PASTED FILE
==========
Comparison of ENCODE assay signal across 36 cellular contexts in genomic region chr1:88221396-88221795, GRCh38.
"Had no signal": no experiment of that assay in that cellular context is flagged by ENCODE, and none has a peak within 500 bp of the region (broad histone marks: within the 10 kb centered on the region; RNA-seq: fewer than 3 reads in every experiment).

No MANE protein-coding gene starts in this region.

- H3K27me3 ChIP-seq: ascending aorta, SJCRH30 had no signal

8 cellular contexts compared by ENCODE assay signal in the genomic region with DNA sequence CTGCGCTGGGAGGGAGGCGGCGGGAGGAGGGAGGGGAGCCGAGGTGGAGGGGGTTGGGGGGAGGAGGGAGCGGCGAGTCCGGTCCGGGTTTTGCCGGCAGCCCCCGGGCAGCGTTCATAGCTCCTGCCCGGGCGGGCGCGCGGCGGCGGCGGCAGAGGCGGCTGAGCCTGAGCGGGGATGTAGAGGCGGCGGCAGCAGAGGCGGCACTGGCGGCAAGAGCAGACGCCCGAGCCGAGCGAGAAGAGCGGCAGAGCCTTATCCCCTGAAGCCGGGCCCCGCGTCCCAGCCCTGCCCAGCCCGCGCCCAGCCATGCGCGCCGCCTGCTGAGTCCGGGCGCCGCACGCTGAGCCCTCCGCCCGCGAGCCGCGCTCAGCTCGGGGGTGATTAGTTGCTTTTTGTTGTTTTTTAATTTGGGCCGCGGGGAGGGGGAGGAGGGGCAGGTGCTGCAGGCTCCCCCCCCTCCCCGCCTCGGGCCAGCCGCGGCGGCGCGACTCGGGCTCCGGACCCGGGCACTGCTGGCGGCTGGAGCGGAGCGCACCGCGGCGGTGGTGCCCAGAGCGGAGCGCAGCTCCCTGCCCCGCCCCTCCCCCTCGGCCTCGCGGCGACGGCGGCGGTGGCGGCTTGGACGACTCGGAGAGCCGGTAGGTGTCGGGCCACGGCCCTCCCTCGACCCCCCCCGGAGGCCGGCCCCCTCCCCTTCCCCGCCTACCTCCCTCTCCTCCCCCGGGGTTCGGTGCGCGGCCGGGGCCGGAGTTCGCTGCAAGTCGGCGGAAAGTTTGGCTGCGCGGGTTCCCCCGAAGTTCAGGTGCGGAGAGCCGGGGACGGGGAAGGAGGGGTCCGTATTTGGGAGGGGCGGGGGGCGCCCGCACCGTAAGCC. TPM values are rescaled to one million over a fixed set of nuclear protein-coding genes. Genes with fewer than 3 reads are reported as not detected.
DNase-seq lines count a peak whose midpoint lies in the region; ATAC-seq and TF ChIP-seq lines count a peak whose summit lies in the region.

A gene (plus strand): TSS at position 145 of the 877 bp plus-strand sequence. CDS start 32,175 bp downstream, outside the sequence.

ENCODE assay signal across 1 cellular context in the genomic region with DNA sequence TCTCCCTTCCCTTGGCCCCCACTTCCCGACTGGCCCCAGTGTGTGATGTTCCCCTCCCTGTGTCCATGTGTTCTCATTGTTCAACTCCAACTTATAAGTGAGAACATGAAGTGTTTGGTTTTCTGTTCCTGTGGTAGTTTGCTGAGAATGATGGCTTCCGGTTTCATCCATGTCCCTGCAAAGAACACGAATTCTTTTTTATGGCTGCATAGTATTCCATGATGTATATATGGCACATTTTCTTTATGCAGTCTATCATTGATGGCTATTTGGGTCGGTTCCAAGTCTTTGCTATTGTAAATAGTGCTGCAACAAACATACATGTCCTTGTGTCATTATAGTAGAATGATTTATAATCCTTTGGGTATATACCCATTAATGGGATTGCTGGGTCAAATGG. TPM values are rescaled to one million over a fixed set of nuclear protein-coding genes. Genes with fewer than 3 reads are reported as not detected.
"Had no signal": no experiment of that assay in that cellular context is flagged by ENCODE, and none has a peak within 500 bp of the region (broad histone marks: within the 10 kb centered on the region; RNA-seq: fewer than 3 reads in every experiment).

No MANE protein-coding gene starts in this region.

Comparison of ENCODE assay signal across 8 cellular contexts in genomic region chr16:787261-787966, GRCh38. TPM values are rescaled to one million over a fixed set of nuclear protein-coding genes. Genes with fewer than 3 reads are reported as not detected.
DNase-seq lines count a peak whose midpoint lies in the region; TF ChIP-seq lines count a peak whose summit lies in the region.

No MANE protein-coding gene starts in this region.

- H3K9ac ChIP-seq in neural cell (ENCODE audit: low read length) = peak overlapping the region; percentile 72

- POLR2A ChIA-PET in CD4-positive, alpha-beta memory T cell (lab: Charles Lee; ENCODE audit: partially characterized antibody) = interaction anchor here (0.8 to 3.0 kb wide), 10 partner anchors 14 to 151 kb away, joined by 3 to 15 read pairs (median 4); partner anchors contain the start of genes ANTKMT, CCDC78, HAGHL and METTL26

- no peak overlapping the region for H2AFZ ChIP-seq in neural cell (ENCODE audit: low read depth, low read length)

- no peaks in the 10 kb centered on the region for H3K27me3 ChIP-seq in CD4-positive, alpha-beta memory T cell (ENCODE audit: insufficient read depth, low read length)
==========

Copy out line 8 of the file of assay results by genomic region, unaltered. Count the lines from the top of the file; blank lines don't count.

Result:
ENCODE assay signal across 1 cellular context in the genomic region with DNA sequence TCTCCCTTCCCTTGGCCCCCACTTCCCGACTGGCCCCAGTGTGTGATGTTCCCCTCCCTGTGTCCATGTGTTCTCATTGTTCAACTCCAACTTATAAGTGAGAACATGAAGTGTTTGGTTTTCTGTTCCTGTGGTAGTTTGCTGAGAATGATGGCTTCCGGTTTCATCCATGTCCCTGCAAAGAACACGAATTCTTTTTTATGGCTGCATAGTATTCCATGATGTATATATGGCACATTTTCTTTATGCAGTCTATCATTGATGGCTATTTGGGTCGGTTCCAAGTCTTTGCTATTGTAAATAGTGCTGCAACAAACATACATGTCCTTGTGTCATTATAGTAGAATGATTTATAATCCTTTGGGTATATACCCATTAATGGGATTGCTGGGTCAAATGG. TPM values are rescaled to one million over a fixed set of nuclear protein-coding genes. Genes with fewer than 3 reads are reported as not detected.